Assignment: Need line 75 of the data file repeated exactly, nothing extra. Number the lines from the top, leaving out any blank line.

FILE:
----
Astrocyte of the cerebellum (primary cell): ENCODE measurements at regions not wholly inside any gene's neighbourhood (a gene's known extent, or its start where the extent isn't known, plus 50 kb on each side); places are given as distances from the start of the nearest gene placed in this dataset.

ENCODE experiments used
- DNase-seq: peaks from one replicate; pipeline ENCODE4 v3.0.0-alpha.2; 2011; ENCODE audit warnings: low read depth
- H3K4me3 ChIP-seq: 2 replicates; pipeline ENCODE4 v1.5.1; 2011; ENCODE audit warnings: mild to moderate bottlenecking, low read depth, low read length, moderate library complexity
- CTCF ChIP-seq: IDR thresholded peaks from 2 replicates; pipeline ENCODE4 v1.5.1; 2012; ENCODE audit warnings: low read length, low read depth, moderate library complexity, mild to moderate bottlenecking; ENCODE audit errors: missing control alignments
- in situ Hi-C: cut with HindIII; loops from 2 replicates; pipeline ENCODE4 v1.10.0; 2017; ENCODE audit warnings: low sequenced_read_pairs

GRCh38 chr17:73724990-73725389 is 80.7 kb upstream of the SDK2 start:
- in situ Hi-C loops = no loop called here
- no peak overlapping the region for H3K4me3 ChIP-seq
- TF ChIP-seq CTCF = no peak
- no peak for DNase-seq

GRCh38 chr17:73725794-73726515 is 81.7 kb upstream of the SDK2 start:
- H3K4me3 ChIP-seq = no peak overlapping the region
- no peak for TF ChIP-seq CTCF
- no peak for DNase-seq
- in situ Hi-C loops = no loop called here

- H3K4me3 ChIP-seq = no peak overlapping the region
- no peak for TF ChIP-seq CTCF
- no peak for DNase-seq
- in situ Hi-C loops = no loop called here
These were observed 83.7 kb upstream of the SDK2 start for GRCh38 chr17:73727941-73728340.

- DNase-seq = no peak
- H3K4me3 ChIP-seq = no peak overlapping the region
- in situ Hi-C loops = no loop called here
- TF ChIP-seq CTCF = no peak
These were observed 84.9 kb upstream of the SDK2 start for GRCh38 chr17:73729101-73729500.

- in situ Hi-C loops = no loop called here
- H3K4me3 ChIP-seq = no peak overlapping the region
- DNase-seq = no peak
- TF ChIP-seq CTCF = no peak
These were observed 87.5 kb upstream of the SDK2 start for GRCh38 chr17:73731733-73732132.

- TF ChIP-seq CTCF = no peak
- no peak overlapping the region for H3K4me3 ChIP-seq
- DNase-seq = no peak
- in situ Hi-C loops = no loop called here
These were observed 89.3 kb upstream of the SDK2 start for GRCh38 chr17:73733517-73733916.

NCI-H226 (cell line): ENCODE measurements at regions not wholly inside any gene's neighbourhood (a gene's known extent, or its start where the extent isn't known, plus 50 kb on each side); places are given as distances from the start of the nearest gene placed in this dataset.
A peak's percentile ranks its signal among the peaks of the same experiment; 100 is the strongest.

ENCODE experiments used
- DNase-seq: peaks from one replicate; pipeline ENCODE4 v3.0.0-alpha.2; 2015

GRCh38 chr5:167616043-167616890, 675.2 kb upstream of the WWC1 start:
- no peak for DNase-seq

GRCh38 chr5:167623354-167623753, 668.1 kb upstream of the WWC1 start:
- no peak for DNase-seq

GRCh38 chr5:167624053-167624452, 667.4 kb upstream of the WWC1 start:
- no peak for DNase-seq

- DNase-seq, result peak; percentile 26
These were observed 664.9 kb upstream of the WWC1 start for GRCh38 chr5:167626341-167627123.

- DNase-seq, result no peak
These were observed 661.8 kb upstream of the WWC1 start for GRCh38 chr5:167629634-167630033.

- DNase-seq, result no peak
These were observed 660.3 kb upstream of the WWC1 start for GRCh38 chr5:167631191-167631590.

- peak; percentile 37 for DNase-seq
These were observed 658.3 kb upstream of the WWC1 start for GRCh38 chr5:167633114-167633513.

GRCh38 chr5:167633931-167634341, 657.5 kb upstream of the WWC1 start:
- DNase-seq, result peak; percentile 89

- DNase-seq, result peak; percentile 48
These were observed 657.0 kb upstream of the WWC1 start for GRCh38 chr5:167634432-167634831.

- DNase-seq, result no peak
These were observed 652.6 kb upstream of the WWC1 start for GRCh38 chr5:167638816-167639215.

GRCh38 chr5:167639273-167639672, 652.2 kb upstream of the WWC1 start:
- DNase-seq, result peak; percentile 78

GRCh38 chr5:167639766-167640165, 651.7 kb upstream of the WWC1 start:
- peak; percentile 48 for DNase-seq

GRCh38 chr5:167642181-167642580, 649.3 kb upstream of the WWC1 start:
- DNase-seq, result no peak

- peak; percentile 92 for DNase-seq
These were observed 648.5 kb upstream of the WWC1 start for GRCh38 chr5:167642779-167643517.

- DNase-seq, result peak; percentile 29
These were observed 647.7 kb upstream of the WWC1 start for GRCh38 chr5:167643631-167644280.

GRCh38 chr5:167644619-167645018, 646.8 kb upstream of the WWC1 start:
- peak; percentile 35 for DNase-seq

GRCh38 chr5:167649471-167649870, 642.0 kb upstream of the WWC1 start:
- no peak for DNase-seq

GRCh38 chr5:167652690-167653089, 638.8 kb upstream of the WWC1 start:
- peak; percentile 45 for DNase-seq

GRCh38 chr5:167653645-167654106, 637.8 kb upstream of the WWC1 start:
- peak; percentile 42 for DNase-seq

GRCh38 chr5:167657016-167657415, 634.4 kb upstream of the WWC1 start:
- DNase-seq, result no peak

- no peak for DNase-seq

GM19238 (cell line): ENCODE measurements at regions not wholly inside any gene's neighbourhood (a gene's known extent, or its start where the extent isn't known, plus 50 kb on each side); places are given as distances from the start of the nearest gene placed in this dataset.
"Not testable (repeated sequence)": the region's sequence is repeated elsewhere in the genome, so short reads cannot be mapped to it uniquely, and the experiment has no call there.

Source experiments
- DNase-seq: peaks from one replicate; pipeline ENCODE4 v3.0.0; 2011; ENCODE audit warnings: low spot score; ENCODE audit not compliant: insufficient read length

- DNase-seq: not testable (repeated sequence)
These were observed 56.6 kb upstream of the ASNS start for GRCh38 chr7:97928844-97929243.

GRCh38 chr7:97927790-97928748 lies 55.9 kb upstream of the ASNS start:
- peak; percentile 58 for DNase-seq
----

GRCh38 chr5:167652690-167653089, 638.8 kb upstream of the WWC1 start: